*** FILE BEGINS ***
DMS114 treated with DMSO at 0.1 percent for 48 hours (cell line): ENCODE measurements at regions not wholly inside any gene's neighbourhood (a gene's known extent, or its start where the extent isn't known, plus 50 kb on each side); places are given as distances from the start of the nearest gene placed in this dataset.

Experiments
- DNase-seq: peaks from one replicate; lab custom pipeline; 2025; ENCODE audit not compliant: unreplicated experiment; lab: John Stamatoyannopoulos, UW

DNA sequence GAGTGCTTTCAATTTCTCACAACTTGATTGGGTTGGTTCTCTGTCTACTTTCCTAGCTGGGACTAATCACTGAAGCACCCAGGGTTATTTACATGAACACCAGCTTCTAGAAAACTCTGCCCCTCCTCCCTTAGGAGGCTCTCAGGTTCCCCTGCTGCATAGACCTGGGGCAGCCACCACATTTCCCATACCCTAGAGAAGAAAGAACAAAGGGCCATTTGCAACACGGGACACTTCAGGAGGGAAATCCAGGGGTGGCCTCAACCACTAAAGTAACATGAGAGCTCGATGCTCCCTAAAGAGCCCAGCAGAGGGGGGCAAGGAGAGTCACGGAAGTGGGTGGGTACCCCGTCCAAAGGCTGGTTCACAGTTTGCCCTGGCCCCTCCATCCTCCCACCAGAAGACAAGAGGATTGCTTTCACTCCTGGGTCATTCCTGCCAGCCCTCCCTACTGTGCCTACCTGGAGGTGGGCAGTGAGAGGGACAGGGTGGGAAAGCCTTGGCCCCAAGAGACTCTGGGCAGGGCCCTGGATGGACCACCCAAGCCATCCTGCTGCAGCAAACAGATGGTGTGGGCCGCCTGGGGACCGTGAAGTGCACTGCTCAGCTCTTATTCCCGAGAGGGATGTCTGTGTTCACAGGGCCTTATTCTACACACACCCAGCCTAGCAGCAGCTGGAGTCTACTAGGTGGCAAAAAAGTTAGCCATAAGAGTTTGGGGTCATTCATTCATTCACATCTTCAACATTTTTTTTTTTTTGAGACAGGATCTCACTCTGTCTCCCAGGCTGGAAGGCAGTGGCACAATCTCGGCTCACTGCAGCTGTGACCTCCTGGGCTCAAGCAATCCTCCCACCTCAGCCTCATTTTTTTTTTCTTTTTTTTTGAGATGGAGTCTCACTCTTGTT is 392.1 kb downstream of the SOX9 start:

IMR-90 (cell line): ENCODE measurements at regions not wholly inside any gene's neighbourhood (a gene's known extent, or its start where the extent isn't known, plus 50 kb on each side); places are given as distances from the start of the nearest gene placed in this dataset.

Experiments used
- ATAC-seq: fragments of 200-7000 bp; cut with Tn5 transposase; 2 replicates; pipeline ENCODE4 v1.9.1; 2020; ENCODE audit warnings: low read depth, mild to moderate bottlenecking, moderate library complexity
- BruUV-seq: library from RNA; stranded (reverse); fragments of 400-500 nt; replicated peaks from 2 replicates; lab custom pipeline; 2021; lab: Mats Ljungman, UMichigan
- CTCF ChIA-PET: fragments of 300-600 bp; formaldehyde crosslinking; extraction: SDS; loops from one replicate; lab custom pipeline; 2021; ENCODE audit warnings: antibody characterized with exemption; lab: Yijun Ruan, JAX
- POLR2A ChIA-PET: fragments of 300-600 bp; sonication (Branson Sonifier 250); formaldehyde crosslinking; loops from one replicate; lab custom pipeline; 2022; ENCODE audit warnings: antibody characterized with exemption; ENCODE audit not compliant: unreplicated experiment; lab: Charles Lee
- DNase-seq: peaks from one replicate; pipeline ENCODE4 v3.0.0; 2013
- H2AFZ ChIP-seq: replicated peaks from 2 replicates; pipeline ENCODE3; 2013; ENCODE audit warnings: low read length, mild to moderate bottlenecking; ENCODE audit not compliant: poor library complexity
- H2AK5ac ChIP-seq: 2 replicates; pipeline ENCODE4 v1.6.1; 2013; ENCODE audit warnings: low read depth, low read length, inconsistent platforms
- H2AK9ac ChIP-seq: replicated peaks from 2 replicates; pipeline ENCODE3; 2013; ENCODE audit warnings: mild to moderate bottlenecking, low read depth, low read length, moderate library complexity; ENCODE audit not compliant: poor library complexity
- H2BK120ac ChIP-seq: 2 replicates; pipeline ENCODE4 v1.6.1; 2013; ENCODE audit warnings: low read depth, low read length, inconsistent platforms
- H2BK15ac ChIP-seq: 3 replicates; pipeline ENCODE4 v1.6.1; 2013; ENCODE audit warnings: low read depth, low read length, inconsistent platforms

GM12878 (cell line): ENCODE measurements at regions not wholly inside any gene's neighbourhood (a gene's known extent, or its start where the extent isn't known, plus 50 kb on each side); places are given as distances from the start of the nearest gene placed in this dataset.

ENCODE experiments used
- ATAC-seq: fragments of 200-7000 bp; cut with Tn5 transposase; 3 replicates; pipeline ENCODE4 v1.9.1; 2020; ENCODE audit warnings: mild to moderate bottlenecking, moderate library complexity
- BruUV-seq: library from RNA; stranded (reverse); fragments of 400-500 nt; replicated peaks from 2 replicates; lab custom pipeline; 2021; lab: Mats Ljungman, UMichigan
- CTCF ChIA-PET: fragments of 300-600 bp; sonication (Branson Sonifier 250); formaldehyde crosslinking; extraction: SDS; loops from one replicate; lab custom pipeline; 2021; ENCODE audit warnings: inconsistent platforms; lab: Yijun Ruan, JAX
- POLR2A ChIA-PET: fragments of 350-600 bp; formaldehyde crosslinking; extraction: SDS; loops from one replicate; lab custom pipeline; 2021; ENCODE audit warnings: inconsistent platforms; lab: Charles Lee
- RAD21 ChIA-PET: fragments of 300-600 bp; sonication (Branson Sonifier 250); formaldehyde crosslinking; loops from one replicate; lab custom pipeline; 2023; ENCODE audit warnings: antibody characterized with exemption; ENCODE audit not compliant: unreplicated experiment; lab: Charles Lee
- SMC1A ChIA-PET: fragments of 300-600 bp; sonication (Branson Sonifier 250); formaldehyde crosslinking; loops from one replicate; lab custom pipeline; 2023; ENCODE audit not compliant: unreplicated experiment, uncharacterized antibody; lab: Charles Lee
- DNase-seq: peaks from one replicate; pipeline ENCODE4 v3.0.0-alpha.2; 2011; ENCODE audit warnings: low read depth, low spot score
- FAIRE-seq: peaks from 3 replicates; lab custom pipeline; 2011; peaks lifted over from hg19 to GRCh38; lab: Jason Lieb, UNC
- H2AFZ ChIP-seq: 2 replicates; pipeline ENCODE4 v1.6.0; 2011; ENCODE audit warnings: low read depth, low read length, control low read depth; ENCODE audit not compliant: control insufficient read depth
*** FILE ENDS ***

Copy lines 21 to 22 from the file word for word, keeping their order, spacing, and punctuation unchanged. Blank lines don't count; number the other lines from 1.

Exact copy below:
- CTCF ChIA-PET: fragments of 300-600 bp; sonication (Branson Sonifier 250); formaldehyde crosslinking; extraction: SDS; loops from one replicate; lab custom pipeline; 2021; ENCODE audit warnings: inconsistent platforms; lab: Yijun Ruan, JAX
- POLR2A ChIA-PET: fragments of 350-600 bp; formaldehyde crosslinking; extraction: SDS; loops from one replicate; lab custom pipeline; 2021; ENCODE audit warnings: inconsistent platforms; lab: Charles Lee